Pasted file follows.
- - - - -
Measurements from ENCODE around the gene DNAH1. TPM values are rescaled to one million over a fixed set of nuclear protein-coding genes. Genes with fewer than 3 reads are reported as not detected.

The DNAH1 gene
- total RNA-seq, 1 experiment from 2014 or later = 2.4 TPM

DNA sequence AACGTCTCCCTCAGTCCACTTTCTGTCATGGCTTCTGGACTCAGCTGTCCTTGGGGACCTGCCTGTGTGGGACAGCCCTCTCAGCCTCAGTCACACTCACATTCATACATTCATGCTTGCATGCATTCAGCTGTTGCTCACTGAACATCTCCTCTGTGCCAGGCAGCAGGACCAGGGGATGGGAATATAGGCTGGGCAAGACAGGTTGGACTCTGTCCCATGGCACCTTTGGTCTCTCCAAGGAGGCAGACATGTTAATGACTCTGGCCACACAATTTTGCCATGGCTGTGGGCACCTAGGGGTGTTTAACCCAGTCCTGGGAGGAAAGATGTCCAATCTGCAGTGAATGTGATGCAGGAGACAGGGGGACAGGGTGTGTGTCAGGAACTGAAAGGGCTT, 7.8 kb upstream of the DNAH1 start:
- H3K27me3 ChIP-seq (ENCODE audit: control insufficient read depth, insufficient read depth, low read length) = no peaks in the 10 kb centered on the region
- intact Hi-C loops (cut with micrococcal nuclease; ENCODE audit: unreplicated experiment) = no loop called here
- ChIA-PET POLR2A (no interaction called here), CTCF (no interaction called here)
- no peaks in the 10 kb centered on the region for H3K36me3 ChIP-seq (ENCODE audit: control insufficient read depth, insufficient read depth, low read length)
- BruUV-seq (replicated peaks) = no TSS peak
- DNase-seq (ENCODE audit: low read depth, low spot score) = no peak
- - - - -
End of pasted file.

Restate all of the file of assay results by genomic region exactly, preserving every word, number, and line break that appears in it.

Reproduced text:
Measurements from ENCODE around the gene DNAH1. TPM values are rescaled to one million over a fixed set of nuclear protein-coding genes. Genes with fewer than 3 reads are reported as not detected.

The DNAH1 gene
- total RNA-seq, 1 experiment from 2014 or later = 2.4 TPM

DNA sequence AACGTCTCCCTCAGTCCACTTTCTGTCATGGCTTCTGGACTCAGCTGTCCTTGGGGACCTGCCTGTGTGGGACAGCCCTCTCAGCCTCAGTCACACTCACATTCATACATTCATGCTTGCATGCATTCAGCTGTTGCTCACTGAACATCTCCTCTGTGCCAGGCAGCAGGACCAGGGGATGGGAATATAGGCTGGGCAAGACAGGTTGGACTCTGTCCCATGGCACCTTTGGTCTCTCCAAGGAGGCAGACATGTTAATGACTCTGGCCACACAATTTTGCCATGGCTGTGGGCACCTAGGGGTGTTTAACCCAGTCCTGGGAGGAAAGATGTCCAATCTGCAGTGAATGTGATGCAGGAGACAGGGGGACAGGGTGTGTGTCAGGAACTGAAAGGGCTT, 7.8 kb upstream of the DNAH1 start:
- H3K27me3 ChIP-seq (ENCODE audit: control insufficient read depth, insufficient read depth, low read length) = no peaks in the 10 kb centered on the region
- intact Hi-C loops (cut with micrococcal nuclease; ENCODE audit: unreplicated experiment) = no loop called here
- ChIA-PET POLR2A (no interaction called here), CTCF (no interaction called here)
- no peaks in the 10 kb centered on the region for H3K36me3 ChIP-seq (ENCODE audit: control insufficient read depth, insufficient read depth, low read length)
- BruUV-seq (replicated peaks) = no TSS peak
- DNase-seq (ENCODE audit: low read depth, low spot score) = no peak